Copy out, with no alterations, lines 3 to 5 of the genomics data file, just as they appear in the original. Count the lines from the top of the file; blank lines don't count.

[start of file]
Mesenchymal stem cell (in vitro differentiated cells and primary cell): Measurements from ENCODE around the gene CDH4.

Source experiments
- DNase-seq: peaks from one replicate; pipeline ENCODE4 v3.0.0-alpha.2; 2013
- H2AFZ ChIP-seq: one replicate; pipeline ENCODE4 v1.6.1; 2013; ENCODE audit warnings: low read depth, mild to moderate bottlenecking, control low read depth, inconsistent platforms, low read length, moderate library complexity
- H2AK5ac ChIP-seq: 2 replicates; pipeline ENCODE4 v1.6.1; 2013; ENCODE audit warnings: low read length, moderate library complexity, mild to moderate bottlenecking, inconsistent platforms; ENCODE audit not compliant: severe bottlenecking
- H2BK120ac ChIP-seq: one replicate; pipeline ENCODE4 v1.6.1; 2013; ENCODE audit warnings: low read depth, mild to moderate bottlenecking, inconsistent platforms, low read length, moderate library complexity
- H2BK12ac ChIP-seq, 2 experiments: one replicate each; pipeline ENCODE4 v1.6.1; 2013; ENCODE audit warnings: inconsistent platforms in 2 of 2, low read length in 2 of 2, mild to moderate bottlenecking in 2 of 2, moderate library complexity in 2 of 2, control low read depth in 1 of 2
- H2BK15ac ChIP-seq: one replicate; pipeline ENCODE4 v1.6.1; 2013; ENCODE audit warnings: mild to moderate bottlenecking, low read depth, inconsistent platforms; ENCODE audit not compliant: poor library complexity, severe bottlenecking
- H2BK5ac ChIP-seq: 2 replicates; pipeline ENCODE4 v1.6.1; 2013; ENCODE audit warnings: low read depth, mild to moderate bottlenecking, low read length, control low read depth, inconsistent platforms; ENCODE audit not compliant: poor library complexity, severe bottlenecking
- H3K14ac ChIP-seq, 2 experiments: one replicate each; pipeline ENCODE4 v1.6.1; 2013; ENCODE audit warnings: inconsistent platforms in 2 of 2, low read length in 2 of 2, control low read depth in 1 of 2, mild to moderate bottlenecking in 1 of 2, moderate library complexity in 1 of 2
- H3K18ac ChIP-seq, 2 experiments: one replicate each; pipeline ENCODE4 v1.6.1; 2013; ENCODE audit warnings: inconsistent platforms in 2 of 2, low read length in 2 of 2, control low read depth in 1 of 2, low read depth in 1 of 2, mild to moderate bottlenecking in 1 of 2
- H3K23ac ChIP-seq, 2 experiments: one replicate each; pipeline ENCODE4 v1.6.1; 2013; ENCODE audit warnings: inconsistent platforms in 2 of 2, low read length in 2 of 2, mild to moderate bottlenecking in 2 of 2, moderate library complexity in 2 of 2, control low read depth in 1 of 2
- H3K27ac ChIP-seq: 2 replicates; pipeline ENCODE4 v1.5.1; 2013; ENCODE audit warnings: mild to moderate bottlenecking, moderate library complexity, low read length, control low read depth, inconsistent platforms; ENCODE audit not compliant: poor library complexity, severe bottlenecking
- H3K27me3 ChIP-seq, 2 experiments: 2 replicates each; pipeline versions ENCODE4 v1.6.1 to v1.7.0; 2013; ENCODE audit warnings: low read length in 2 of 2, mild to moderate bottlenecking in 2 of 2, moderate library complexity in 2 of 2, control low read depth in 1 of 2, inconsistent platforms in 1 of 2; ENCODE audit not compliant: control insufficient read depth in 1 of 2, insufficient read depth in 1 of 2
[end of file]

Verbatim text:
- DNase-seq: peaks from one replicate; pipeline ENCODE4 v3.0.0-alpha.2; 2013
- H2AFZ ChIP-seq: one replicate; pipeline ENCODE4 v1.6.1; 2013; ENCODE audit warnings: low read depth, mild to moderate bottlenecking, control low read depth, inconsistent platforms, low read length, moderate library complexity
- H2AK5ac ChIP-seq: 2 replicates; pipeline ENCODE4 v1.6.1; 2013; ENCODE audit warnings: low read length, moderate library complexity, mild to moderate bottlenecking, inconsistent platforms; ENCODE audit not compliant: severe bottlenecking